Has anyone else noticed that the weather has been beautiful during the week when we're all stuck inside working....and then the weekend rolls around and crappy, cold, dreariness sets in? I'm so sick of it, I'm revolting and going to Florida this weekend! Well, I'm going to Florida anyway, but it was a pre-planned trip so I guess I can't claim revolt. The Cardinals better pull out a win or two for us.
Even though crappy weather is in fact, crappy, it does lead to some good baking opportunities. And while I didn't bake this wheat bread this past weekend (more on the maple pecan rolls later, folks), lets talk about it anyway, shall we?
First of all, get your yeast fermenting while you cook up the cereal. It will start to foam and look activated like this when it's ready.
Let me also mention, that my whole wheat bread was actually ten grain, as that was the cereal mix I found at Whole Foods. I know, overachiever, right? Add the cereal, flour, salt, whole wheat flour and a dab of honey to your yeast mixture.
Knead, let rise as usual, yada yada, until you can form beautifully rounded loaves, as below. Then let those rise again until, as the book says, they look like they've taken a deep breath. What?! Yeah, I don't really get the similarity either. Anyway, when they've breathed deeply, cut some designs into the top of each loaf (we're making two!) and pop them in the oven.
The loaves will come out looking like browned godesses. Aren't they pretty?
And the best part? They taste good too. There's nothing like some good ol' homemade bread, if I do say so myself. We could taste the hint of sweetness from the honey and I loved the grainy taste of the cereal mix that was added. Makes for some great sammies or paninis!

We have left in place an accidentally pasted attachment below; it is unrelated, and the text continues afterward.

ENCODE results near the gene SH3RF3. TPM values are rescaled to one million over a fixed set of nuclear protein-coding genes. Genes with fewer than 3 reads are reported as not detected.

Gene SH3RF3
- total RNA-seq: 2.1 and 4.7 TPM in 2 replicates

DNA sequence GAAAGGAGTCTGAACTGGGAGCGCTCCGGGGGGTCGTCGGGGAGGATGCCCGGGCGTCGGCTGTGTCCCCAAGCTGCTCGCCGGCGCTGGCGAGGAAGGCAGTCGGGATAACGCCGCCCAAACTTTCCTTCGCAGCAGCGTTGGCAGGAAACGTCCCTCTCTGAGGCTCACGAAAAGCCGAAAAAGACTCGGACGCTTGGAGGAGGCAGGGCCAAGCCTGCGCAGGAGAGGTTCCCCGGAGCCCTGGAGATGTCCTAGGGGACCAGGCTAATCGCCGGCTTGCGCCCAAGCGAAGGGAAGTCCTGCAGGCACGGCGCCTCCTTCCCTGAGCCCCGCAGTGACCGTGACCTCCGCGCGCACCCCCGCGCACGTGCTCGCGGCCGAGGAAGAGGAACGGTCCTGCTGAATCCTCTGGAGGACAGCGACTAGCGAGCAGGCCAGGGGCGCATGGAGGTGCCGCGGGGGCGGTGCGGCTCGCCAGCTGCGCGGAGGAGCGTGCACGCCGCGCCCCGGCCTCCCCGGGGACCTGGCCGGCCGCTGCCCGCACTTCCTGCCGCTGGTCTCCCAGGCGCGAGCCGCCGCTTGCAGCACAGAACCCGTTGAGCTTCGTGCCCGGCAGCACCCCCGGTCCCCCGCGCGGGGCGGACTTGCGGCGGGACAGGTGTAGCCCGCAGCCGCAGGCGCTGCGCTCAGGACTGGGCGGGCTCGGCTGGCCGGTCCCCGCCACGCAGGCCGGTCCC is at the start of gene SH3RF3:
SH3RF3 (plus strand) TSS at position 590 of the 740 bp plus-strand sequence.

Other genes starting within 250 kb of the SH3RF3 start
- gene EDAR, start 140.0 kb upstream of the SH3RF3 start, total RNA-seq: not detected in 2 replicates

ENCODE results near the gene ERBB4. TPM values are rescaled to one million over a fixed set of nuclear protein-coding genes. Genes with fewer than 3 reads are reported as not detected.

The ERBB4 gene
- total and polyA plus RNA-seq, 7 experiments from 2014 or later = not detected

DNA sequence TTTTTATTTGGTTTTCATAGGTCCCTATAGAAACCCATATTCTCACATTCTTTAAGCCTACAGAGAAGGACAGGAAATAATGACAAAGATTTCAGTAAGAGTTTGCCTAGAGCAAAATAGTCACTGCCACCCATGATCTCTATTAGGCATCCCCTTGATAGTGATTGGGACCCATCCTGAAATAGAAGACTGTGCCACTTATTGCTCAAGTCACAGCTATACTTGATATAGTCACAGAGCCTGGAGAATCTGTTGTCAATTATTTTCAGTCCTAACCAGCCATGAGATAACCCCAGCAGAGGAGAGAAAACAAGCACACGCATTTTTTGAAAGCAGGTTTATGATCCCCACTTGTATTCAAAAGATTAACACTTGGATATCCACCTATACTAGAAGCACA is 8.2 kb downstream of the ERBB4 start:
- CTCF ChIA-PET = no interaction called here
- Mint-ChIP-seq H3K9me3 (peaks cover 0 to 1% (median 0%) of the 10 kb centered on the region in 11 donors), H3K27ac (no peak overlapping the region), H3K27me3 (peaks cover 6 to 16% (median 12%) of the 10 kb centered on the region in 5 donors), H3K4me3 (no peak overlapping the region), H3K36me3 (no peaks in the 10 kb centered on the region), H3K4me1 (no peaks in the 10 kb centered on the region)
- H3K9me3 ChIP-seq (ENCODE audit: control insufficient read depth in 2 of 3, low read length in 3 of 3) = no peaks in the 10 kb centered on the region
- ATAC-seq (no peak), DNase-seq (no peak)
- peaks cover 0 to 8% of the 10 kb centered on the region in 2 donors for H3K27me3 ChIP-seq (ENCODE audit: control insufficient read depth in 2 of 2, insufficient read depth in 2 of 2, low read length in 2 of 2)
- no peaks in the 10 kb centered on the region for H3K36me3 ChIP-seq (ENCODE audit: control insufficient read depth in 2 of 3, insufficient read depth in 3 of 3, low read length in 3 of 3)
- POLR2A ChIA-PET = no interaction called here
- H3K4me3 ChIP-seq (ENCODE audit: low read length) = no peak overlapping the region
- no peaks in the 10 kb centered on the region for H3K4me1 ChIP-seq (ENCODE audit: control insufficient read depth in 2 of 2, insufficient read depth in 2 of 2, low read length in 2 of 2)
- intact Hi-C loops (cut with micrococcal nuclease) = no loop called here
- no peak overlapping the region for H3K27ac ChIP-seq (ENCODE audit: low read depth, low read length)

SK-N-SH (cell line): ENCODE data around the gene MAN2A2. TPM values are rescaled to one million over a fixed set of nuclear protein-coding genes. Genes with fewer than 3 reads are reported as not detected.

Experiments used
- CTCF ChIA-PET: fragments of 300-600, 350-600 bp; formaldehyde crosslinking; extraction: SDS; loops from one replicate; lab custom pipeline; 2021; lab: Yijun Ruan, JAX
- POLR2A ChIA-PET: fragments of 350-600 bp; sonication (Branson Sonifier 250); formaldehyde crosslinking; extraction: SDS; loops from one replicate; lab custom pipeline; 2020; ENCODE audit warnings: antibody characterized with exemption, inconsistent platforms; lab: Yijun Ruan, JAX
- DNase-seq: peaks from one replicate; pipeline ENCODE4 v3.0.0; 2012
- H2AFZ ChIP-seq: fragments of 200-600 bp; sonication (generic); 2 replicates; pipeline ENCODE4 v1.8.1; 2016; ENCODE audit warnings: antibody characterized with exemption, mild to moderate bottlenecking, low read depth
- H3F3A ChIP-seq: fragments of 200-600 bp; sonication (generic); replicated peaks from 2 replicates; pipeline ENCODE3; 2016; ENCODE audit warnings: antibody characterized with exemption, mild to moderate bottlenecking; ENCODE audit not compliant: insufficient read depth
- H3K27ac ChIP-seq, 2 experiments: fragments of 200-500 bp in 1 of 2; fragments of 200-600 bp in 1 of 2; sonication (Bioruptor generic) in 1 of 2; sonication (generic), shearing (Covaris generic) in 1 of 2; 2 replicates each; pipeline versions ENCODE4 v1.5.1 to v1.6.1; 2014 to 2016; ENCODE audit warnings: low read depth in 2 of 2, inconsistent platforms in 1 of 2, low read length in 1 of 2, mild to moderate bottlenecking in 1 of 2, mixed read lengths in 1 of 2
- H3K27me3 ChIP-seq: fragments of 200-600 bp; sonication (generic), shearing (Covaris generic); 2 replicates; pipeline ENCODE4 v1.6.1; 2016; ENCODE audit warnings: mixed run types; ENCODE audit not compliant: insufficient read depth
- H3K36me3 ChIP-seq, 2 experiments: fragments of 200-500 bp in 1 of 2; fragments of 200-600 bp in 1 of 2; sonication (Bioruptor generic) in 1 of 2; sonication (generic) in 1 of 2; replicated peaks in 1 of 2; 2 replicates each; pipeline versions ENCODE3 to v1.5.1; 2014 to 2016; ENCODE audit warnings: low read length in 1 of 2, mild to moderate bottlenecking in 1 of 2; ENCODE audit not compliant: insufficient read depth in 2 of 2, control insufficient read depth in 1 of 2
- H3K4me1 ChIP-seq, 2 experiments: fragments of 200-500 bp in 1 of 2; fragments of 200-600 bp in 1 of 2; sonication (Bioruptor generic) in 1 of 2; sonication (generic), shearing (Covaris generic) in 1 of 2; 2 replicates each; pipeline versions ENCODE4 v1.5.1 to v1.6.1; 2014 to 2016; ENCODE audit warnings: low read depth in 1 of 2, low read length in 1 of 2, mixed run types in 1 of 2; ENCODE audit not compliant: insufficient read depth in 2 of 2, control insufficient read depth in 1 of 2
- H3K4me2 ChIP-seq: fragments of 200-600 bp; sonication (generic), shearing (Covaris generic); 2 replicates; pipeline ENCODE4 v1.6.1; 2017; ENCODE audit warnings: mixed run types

Recipe #6: Nine-Grain Whole Wheat Harvest Bread
1/2 cup 9-grain hot cereal mix (not instant)
1/2 cup boiling water
1 cup warm water plus 2 tablespoons warm water
1 teaspoon sugar
1 tablespoon active dry yeast
1/4 cup honey
2 3/4 cups bread flour or unbleached all-purpose flour
3/4 cup whole wheat flour
1 teaspoon salt
1. Make the cereal mix: Pour the cereal into a medium bowl. Add the boiling water and stir to blend. Let the mixture sit for 20 minutes or refrigerate overnight (bring the mixture to room temperature before continuing).
2. Make the dough: Pour the warm water into the bowl of the stand mixer. Add the sugar and yeast and whisk by hand to blend. Let sit for 10 minutes, or until the yeast is activated and foamy or bubbling. Add the cooled cereal, honey, bread four, whole wheat flour, and salt. Knead the dough on low speed for 2 to 3 minutes. Cover the bowl with plastic wrap and let the dough rest for 20 minutes to allow it to fully hydrate before further kneading. Turn the mixer to medium-low and continue to knead until the dough is firm and elastic, 4 to 7 minutes.
3. Lightly oil a bowl, scrape the dough into the bowl and lightly cost the surface of the dough with a little oil. Cover the bowl tightly with plastic wrap and let the dough rise until doubled, about 35 to 45 minutes.